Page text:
Critter Ridge
Hardy Boer Meat Goats
kencandy@critterridge.net

Fences for Boer Goats and Meat Goats

Goats are more difficult to fence than most other species of domestic livestock. Fencing is one of the biggest obstacles for beginners wanting to get started raising goats. Fencing for goats is more expensive than cattle fencing. Many cattle ranchers would like to use meat goats to control sprouts and weeds in their cattle pastures and to supplement their income while doing so, but they don't have adequate fences for goats. Cattle and goats prefer to eat different forages and one can usually add several goats per acre to a cattle pasture without decreasing the number of cows per acre. Our experience has been that Boer goats are easier to fence than other breeds of goats.

Several of our friends have been successful holding goats with ten strands of barb wire. For this type of fence to work, the fence has to be straight, the barb wires have to be stretched very tight, and the corners have to be well anchored and braced. This is difficult to do in rough terrain with shallow soil. With this type of fence, the posts should be about ten feet apart with two twist on fence stays between each post. Pictured below, left, is such a fence. The two videos listed below under electric fences have good information for setting corner posts and stretching wires.

Second Barb Wire Fence for Boer Meat Goats         field fencing for Boer meat goats

A cattle fence can easily be made goat proof by adding more strands of barb wire, but only if the original fence is straight, well built, and in good condition. Such cattle fences are very rare in the Ozarks. Forty seven inch high field wire with openings twelve inches wide and six inches high will work on cattle fences that aren't straight or in good condition. One may want to raise some of the original barb wire so one has two or three barb wires above the field wire. This is the type of fence we use at Critter Ridge and is pictured above, right.

The two types of fences mentioned so far will not hold small kids, but small kids will not go far from their mothers. These fences will also not keep out predators.

Predator Proof Fence for Boer Meat Goats       Gate for Boer Meat Goats

It is good to have a small area with predator proof fences to keep the goats in at night and during kidding season. Four acres works good for us with up to 30 head of does. Years ago before we had guardian animals to protect our herd at night we used to bring the goats in at night and close the gate letting them out by day. Sometimes when we went somewhere we didn't get home until late at night to close the gate. On several such occasions after we had gotten guardian dogs we noticed that one of our guardian dogs would always be positioned in the gate so now we no longer close the gate at night. We have two gates between our small predator proof pasture and our larger main pasture. One is a small walk through gate, about three feet wide, which is easy to guard and is left open all the time (except during kidding season.) The other is an eleven foot wide drive through gate which we open only when we take a vehicle into the back pasture. For predator proof fencing we use forty eight inch high sheep and goat web wire with four inch by four inch mesh. Above this we put three strands of barb wire spaced three to four inches apart. This type of fencing is very expensive. For gates we use five foot high utility corral panels with four inch by four inch mesh. We fasten them with harness snaps on each end. Pictured above are our predator proof fences and gates. For more information on controlling predators click on our predator link.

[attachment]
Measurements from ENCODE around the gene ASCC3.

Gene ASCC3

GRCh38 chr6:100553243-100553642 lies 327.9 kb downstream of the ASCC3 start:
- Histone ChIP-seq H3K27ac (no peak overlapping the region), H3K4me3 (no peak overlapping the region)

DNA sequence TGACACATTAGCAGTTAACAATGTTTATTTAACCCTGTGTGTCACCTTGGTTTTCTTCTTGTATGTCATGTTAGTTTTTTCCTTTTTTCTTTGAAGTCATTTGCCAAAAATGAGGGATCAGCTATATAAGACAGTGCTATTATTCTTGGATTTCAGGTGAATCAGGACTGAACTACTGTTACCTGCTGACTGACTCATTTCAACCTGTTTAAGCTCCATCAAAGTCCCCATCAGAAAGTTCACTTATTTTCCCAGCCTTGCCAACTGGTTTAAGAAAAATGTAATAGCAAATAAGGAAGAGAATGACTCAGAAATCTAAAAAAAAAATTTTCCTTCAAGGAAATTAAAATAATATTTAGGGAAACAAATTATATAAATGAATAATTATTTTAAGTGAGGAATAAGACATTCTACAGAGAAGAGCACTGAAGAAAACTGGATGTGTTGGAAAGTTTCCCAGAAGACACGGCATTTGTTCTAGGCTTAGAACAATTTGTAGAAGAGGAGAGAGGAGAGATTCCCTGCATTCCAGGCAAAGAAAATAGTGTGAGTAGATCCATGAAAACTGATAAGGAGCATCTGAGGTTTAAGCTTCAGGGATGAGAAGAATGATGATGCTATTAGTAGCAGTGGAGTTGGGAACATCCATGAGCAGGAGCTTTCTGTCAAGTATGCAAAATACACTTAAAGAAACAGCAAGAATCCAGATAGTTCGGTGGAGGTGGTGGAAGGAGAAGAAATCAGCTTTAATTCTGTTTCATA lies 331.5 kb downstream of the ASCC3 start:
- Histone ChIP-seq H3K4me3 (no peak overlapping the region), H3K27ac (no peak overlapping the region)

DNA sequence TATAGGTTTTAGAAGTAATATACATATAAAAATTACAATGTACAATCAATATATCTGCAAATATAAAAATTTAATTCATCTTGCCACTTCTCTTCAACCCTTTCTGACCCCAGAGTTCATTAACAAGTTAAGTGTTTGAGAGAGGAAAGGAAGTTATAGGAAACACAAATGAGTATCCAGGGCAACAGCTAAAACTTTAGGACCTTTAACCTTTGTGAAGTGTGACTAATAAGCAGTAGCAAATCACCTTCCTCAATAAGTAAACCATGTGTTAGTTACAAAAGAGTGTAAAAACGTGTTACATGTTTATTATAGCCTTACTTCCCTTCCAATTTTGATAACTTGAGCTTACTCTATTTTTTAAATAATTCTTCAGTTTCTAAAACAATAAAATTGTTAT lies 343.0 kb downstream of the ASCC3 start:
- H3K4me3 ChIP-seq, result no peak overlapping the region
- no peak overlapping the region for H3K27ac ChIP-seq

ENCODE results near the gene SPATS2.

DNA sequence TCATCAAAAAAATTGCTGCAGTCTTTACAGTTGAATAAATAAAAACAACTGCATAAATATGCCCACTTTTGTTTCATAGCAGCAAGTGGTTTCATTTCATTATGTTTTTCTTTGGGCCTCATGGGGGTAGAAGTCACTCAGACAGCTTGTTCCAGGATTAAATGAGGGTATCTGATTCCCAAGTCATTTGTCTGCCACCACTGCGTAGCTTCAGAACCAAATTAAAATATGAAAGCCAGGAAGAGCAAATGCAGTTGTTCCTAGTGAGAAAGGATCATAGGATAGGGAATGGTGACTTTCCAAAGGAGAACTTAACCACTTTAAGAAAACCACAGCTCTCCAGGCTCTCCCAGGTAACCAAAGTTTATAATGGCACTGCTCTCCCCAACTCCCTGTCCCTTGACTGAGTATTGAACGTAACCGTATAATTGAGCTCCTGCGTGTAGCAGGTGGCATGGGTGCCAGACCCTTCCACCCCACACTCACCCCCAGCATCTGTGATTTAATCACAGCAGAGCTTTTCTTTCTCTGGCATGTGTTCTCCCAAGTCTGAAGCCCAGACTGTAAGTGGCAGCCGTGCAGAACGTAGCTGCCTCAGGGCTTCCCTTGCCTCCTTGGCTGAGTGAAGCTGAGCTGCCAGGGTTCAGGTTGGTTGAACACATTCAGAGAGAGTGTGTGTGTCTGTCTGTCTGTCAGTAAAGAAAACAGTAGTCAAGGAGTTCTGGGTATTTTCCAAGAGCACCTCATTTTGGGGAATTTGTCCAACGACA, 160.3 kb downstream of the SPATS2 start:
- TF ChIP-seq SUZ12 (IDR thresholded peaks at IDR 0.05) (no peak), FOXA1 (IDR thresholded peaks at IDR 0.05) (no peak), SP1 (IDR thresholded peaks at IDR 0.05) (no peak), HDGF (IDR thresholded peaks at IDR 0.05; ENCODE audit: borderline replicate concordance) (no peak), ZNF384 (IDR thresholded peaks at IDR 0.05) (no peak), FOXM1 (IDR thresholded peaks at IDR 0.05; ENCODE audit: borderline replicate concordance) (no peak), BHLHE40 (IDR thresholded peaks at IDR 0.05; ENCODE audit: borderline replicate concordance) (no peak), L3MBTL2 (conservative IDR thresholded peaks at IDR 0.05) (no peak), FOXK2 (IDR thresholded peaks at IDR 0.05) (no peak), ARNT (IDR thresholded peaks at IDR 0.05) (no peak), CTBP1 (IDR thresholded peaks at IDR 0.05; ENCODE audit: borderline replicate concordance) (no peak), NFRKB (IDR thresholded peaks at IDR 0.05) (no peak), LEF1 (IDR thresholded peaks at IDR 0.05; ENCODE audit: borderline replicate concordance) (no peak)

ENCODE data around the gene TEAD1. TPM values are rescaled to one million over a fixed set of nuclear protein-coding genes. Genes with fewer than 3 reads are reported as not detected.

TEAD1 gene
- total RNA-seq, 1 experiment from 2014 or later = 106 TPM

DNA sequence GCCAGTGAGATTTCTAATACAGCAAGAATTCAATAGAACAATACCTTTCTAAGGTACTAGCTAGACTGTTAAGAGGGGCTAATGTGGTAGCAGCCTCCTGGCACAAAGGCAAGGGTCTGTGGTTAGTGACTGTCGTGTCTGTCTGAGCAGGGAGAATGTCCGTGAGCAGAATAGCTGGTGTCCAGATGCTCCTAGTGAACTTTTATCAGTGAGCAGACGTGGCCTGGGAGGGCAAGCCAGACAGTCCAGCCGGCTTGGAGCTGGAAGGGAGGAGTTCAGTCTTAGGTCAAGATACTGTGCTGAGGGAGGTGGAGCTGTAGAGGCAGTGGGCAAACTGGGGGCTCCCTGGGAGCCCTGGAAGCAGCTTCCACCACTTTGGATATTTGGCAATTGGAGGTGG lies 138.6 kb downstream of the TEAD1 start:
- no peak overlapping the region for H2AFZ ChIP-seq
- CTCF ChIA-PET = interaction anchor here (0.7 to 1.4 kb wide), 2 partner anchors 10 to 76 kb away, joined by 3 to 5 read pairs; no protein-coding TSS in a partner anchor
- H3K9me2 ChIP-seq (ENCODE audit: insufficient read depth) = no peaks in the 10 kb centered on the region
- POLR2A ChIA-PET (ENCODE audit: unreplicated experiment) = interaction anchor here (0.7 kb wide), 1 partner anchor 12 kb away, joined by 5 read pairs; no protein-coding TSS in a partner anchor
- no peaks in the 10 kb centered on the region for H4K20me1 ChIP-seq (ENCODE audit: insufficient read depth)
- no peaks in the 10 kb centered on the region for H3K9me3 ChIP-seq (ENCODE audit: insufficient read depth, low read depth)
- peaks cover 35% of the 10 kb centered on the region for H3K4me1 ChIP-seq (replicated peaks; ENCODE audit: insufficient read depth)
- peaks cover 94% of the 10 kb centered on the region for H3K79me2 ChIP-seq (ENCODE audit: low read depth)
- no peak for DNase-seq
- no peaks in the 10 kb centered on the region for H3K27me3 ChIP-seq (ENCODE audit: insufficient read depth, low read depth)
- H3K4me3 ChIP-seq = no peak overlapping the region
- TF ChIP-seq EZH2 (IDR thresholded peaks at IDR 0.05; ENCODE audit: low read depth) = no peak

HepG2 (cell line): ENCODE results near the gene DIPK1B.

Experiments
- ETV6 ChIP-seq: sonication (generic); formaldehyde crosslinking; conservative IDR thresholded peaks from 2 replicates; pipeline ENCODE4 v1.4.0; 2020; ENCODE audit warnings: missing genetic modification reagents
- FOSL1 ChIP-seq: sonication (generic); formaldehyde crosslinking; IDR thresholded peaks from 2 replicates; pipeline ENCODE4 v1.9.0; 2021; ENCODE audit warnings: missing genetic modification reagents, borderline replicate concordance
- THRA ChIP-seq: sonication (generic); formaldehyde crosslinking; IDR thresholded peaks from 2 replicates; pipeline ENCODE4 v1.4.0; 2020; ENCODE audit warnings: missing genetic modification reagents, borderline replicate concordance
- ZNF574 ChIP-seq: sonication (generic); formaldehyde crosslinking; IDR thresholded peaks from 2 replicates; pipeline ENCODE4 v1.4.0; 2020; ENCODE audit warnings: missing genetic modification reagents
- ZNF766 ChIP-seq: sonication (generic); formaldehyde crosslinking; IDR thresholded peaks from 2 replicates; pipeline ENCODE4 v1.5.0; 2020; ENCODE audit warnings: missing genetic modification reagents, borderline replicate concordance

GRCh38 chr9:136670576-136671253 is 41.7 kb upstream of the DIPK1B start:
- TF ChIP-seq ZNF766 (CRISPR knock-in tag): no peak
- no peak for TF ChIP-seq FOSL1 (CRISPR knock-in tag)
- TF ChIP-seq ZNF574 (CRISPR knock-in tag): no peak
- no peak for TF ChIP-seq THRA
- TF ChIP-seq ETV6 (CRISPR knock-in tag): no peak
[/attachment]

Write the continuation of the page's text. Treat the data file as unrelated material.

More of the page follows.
Never use web wire with a six inch by six inch mesh for goats with horns. They will get their heads caught in this type of fence and strangle them selves or get eaten by predators.

Electric Fencing for Boer Goats and Meat Goats

We know many meat goat producers who are sucsessfully using electric fences for retaining meat goats. We have very little experiece with electric fences and currently have no need to use them, but electric fences can be less expensive and easier to install then regular fences.

The following two articles give helpful information on important things to avoid and important things to do when installing electric fences:

17 Mistakes To Avoid With Electric Fencing: http://www.ibiblio.org/farming-connection/grazing/features/fencemis.htm

Make A Well Grounded Fence: http://www.ibiblio.org/farming-connection/grazing/features/ground.htm

These books on fencing can be ordered on the internet from Amason.com or from Barnes & Noble.

                       


Come Visit Us and See Our Herd

We are located in north central Arkansas, twenty miles south of Missouri.

Ralph is four miles south of Yellville, Arkansas, on Highway 14.
We are two miles west of Ralph on County Road 5040.


kencandy@critterridge.net (870) 449-6789